“Under the Bankruptcy Act of 1898, a lien on real property passed through bankruptcy unaffected.”
–Third Proposition – Enforcing Pre-Code Law
The Bankruptcy Act of 1898 did not permit an “involuntary reduction of the amount of a creditor’s lien for any reason other than payment on the debt”;
In Louisville Joint Stock Land Bank v. Radford, 295 U.S. 555 (1935), for example, the Supreme Court invalidated a Bankruptcy Act amendment that scaled-down a secured debt “to the present value of the property”—it invalidated the amendment under the “Takings Clause” in the U.S. Constitution’s Fifth Amendment; and
“Congress must have enacted” the 1978 Bankruptcy Code “with a full understanding of this practice.”
–Fourth Proposition – Ambiguity & Legislative History Control
When Congress amends the bankruptcy laws, it does not write “on a clean slate”;
The Court is “reluctant to accept arguments” creating “a major change” from practice under the Bankruptcy Act of 1898 without “at least some discussion in the legislative history,” unless “the language is unambiguous”; and
The lien stripping remedy proposed by debtor cannot be accepted, (i) because it is “contrary to basic bankruptcy principles,” and (ii) due to ambiguity surrounding § 506.
Dewsnup: A Bizarre Foundation & Out of Touch
If you want to read a rationale that’s bizarre, consider the Fifth Amendment “Takings Clause” rationale from the Supreme Court’s Louisville v. Radford opinion [Note: such rationale is a foundation for Dewsnup’s majority opinion].
Louisville v. Radford declares “void” (under the Takings Clause) an amendment to the Bankruptcy Act of 1898 that stripped down an under-secured claim to the collateral’s value. Here’s what the Supreme Court said:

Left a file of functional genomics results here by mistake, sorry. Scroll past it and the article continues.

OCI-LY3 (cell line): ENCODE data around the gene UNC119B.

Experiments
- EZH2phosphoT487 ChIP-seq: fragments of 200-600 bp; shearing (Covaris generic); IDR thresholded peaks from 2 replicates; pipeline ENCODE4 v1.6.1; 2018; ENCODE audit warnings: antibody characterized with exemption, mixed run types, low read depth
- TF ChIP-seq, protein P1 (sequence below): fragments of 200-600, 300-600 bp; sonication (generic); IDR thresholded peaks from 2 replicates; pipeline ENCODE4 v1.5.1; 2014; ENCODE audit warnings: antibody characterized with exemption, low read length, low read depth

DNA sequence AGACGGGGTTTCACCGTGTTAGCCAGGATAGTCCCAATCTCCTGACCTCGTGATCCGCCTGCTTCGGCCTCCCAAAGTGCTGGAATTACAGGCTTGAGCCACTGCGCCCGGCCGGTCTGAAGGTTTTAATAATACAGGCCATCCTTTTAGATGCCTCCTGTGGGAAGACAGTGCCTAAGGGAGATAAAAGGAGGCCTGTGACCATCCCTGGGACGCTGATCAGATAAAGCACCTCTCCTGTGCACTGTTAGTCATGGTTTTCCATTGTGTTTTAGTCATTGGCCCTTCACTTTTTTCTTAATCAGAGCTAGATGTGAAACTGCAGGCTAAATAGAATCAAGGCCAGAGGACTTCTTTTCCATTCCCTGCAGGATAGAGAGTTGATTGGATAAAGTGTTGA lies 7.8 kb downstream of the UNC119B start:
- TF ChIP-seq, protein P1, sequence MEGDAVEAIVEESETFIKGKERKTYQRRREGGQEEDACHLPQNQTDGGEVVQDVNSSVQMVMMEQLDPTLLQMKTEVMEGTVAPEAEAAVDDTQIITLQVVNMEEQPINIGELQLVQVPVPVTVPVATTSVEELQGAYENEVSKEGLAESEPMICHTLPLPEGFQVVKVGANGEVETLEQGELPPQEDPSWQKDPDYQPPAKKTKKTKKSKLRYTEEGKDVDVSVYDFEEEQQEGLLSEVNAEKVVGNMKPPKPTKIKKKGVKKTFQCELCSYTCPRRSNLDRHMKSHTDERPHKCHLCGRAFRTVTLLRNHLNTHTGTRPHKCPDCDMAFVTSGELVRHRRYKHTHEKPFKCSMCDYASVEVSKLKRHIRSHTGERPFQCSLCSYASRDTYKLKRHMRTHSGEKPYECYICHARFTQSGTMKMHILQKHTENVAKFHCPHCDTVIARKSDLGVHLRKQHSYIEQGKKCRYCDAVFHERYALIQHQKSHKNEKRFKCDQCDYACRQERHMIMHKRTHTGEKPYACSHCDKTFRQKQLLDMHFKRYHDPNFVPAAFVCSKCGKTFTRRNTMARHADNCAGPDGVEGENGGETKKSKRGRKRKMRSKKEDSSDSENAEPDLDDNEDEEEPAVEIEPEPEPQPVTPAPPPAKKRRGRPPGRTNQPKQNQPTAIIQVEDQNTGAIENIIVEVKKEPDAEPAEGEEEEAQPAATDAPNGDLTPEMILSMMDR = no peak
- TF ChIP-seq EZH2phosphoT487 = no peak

“private property shall not be thus taken even for a wholly public use without just compensation”;
taking property of a mortgagee to further the “public interest” and to “relieve the necessities of individual mortgagors” requires “proceedings by eminent domain”; and
that’s because “the burden of the relief afforded in the public interest” must be “borne by the public” through “taxation.”
Such a rationale is . . . well, it’s bizarre in today’s bankruptcy world. There’s no other way to describe it:
- In today’s world, under-secured liens are stripped down to present value in a variety of bankruptcy contexts; and
- Bankruptcy courts and their appellate overseers have, simply, refused to extend Dewsnup beyond its limited context.
So, a bizarre rationale is the foundation . . . the cornerstone . . . the bedrock . . . for the Supreme Court’s Dewsnup v. Timm ruling. That needs to change.
Dewsnup v. Timm is based on a bizarre foundation and is out of step with today’s bankruptcy world.
It needs to be overturned. Unfortunately, the U.S. Supreme Court passed, two days ago, on a perfect opportunity to do so.
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Thanks for reporting this … unfortunate, and bad result … and incorrect under the law. This is what happens when you have bankruptcy cases decided by folks that have never practiced consumer bankruptcy law.
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Thanks, John. Agreed. It’s tough having generalists be the ones to make final pronouncements on a specialized area of law like bankruptcy!